What to Track When Rebelling

It’s week two! NaNoWriMo is in full swing across the globe. I, once again, am behind, but at this point I think it’s a character trait. A lot has gone on in my home front…plus I live in the United States and boy was that election (this election since it’s technically not quite over) a doozy.

But I digress. This year my focus is less on a novel and more on a marketing course. I’ve now broken the concept into two ideas: one being the original marketing course, the other actually being a plotting course for writers. I’ve heard enough people saying plotting isn’t for them while missing the point of plotting. So I want to help those writers out.

If I can finish that is. It doesn’t matter how much plotting I do, most of my issues are just putting pen to paper (or fingers to keys). And knowing what to track.

Editing on a tablet provided by Salomé Watel

What Is a Rebel?

First let’s talk about us rebels. Those who chose to do something other than the 50K. We are people editing manuscripts, writing film scripts, creating courses, possibly even creating a website and all that goes with it. Being a rebel is someone doing something other than writing 50K from scratch.

Are you continuing a novel you started before November? You’re a rebel.

Editing draft two? A rebel!

And it’s wonderful! Being a rebel doesn’t mean you’re doing anything wrong when it comes to NaNo. It just means you’re doing something different. It can make tracking your work a little difficult however.

Words, Pages, Time

My tracking this month is a mix between words and sections. I’m still planning out parts of specific courses, doing research, and putting things together. I’ll focus on words for NaNo but bigger picture I’m focusing on sections being complete.

So if you’re a rebel, what would be the best way to track your work? Words still fit for a lot of topics. If you’re continuing a novel, writing a course, or a collection of posts, words might work best.

Or pages. Pages are the go to for scripts and the like. You’ll want to challenge yourself to match an approximation to 50K. A lot of people do 100 pages. Or if you’re editing a novel, you might break down your entire novel to fit the 30 days.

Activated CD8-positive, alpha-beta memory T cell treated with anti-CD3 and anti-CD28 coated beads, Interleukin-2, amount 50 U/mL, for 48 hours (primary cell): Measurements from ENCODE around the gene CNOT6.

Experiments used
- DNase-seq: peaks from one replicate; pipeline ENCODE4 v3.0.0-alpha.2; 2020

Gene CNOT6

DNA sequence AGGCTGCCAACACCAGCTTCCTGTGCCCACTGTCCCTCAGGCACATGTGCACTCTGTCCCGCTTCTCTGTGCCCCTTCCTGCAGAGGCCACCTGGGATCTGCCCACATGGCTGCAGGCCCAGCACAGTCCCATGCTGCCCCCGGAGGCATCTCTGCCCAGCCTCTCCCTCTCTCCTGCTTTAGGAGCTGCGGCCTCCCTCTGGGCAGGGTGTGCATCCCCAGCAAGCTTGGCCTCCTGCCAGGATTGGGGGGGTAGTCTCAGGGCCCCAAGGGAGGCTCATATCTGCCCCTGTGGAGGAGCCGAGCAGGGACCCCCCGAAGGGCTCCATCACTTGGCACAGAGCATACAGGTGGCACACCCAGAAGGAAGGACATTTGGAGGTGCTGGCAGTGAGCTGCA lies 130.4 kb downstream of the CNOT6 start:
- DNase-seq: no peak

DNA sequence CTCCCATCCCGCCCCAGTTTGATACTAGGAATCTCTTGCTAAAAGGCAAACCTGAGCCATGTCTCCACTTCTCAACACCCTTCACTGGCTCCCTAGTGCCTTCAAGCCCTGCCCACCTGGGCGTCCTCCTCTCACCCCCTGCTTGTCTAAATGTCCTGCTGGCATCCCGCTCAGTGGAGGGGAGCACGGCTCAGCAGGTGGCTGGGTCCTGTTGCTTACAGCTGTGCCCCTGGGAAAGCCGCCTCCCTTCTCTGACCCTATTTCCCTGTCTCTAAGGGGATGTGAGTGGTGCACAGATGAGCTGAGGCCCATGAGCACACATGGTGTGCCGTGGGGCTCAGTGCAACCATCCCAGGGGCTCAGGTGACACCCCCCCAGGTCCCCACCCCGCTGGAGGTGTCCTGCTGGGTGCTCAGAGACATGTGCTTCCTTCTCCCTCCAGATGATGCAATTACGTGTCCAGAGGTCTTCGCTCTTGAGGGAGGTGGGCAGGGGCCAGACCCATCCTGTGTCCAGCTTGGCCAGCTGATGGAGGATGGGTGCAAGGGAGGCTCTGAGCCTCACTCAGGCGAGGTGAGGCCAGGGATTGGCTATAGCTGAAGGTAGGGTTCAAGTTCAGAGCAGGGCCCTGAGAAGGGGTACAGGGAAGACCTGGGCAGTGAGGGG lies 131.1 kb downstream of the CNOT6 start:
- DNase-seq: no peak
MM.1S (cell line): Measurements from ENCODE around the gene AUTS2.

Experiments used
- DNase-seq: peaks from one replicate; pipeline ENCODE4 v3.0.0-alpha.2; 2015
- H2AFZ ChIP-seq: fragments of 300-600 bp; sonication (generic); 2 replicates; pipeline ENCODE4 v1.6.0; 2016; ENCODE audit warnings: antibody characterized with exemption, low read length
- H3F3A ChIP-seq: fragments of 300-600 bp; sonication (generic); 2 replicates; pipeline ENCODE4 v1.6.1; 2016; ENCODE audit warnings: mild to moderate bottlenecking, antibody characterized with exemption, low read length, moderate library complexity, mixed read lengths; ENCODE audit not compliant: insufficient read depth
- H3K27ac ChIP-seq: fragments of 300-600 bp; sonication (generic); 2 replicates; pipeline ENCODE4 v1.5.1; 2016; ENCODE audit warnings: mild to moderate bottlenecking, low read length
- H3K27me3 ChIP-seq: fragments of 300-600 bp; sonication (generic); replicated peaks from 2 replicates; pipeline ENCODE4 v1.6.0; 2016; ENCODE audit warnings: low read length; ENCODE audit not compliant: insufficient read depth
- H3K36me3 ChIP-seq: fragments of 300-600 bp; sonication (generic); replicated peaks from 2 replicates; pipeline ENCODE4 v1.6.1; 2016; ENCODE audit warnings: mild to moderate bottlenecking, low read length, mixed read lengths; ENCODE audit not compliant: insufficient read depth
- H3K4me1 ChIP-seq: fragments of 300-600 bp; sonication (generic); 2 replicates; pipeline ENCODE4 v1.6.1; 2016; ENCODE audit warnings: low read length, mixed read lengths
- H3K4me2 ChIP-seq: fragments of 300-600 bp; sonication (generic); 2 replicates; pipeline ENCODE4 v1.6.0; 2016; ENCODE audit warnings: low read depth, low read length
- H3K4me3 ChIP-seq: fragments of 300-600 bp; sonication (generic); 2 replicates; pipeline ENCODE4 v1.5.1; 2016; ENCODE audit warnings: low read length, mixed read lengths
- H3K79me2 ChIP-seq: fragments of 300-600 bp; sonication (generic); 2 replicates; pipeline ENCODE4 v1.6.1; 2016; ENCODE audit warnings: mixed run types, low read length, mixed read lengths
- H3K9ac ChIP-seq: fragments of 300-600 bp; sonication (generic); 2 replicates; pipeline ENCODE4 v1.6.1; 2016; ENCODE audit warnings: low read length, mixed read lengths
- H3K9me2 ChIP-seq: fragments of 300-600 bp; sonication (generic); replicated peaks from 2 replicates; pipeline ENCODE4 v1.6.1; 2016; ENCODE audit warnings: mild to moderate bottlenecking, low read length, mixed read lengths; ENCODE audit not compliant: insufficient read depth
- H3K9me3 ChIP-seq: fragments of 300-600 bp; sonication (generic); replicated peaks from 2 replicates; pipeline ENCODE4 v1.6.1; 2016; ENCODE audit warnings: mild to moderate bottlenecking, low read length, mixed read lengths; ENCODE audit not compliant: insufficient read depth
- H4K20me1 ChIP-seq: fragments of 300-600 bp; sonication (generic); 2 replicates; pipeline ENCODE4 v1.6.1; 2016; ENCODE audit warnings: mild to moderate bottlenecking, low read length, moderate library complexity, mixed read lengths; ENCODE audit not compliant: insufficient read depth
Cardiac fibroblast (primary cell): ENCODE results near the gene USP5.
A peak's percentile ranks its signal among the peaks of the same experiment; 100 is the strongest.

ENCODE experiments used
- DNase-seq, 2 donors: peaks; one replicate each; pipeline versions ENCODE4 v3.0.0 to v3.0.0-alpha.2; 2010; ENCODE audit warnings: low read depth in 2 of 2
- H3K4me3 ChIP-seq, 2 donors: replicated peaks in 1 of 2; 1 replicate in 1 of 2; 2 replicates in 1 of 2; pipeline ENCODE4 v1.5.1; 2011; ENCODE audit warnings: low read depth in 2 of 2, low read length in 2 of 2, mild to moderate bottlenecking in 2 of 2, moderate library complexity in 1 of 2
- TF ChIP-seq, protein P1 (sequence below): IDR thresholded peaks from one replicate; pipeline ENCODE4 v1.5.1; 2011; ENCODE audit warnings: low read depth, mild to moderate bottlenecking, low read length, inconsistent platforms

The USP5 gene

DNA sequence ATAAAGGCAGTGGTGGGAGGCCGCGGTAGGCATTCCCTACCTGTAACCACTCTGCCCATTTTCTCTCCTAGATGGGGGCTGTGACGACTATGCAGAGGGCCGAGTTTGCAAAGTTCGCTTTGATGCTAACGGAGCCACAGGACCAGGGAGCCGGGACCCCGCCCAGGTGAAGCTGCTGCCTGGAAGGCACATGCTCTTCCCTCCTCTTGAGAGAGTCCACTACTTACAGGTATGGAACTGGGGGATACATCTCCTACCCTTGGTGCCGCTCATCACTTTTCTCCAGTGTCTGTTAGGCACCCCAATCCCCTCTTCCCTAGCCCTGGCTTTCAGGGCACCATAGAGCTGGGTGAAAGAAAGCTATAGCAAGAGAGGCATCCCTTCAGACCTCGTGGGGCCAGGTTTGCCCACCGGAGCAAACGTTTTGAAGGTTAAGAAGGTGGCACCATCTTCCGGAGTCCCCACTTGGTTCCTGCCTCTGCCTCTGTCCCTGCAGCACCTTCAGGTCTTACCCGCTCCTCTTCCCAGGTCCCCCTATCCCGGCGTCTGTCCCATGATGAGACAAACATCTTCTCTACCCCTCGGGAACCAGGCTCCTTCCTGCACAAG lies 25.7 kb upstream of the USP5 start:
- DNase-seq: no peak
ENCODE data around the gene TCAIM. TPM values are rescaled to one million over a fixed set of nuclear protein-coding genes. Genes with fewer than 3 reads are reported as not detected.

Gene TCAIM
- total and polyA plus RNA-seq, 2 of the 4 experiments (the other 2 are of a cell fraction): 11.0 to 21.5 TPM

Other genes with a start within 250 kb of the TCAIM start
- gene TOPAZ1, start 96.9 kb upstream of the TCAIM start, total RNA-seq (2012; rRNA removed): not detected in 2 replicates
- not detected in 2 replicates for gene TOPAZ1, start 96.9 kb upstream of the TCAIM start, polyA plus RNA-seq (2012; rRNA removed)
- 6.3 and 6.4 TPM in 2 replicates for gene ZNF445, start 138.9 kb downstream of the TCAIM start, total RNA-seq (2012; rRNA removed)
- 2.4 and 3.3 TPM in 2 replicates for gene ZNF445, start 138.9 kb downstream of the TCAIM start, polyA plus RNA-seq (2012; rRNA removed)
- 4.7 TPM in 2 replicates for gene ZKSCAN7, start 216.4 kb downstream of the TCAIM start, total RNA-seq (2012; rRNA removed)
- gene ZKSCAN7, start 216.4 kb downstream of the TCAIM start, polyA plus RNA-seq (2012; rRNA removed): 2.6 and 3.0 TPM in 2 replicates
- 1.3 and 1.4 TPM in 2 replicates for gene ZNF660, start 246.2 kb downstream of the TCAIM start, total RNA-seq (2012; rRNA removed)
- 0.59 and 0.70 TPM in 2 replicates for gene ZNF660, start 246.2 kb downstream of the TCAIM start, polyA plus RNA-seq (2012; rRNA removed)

Lastly there is time. Hours of editing or research make up a great gauge for productivity. Say you normally write about a thousand words an hour. You’d want to try to work 50 hours in November. That is a sizable chunk to dedicate to your work.

Developing a Habit

In the end, no matter what you track, NaNoWriMo is about developing a habit of writing/working on your creation. This goes for all rebels. This goes for everyone trying to get that 50K. The biggest thing is to develop a habit. Learning how to write very day or on a schedule that makes sense to you. It’s about setting aside time to craft your words or your projects, because it’s important to get your work out there.

No matter if you’re new to NaNo, doing a classic run, or being a rebel, I wish you luck this November. You still have three full weeks of hours to write. Even if you’re behind, ahead, or just starting, you’ll get there. Get those words. Edit those pages. And I’ll see you next week.

Let me know in the comments below if you’re being a rebel this year or if you’ve stuck to the normal NaNo rules. I’d love to hear about your work.

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